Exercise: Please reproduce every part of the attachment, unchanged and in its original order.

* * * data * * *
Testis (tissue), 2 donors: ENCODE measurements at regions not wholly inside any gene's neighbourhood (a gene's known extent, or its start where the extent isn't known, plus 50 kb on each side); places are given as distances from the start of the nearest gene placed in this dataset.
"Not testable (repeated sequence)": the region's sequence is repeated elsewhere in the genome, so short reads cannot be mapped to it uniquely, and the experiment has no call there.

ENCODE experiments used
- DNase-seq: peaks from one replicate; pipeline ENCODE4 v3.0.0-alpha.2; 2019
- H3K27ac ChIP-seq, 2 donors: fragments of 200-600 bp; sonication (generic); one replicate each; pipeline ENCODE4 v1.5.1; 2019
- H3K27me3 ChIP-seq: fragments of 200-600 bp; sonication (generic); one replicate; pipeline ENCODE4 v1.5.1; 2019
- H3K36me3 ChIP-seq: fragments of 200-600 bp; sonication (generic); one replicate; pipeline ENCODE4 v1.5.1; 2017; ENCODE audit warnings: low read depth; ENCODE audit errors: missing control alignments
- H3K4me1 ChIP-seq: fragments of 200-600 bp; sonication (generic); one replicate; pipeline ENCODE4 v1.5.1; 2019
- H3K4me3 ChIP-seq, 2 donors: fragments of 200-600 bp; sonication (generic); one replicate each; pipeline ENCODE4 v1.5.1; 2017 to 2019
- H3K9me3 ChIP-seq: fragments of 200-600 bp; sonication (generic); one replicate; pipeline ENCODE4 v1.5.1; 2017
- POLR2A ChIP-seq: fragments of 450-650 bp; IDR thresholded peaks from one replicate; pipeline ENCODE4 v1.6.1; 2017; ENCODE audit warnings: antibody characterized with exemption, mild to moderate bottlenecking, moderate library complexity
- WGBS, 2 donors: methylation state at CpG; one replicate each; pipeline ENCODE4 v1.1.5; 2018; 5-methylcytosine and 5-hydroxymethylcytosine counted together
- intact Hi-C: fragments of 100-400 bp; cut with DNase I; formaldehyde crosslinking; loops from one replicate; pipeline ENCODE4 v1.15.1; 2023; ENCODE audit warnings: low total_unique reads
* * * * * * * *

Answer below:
Testis (tissue), 2 donors: ENCODE measurements at regions not wholly inside any gene's neighbourhood (a gene's known extent, or its start where the extent isn't known, plus 50 kb on each side); places are given as distances from the start of the nearest gene placed in this dataset.
"Not testable (repeated sequence)": the region's sequence is repeated elsewhere in the genome, so short reads cannot be mapped to it uniquely, and the experiment has no call there.

ENCODE experiments used
- DNase-seq: peaks from one replicate; pipeline ENCODE4 v3.0.0-alpha.2; 2019
- H3K27ac ChIP-seq, 2 donors: fragments of 200-600 bp; sonication (generic); one replicate each; pipeline ENCODE4 v1.5.1; 2019
- H3K27me3 ChIP-seq: fragments of 200-600 bp; sonication (generic); one replicate; pipeline ENCODE4 v1.5.1; 2019
- H3K36me3 ChIP-seq: fragments of 200-600 bp; sonication (generic); one replicate; pipeline ENCODE4 v1.5.1; 2017; ENCODE audit warnings: low read depth; ENCODE audit errors: missing control alignments
- H3K4me1 ChIP-seq: fragments of 200-600 bp; sonication (generic); one replicate; pipeline ENCODE4 v1.5.1; 2019
- H3K4me3 ChIP-seq, 2 donors: fragments of 200-600 bp; sonication (generic); one replicate each; pipeline ENCODE4 v1.5.1; 2017 to 2019
- H3K9me3 ChIP-seq: fragments of 200-600 bp; sonication (generic); one replicate; pipeline ENCODE4 v1.5.1; 2017
- POLR2A ChIP-seq: fragments of 450-650 bp; IDR thresholded peaks from one replicate; pipeline ENCODE4 v1.6.1; 2017; ENCODE audit warnings: antibody characterized with exemption, mild to moderate bottlenecking, moderate library complexity
- WGBS, 2 donors: methylation state at CpG; one replicate each; pipeline ENCODE4 v1.1.5; 2018; 5-methylcytosine and 5-hydroxymethylcytosine counted together
- intact Hi-C: fragments of 100-400 bp; cut with DNase I; formaldehyde crosslinking; loops from one replicate; pipeline ENCODE4 v1.15.1; 2023; ENCODE audit warnings: low total_unique reads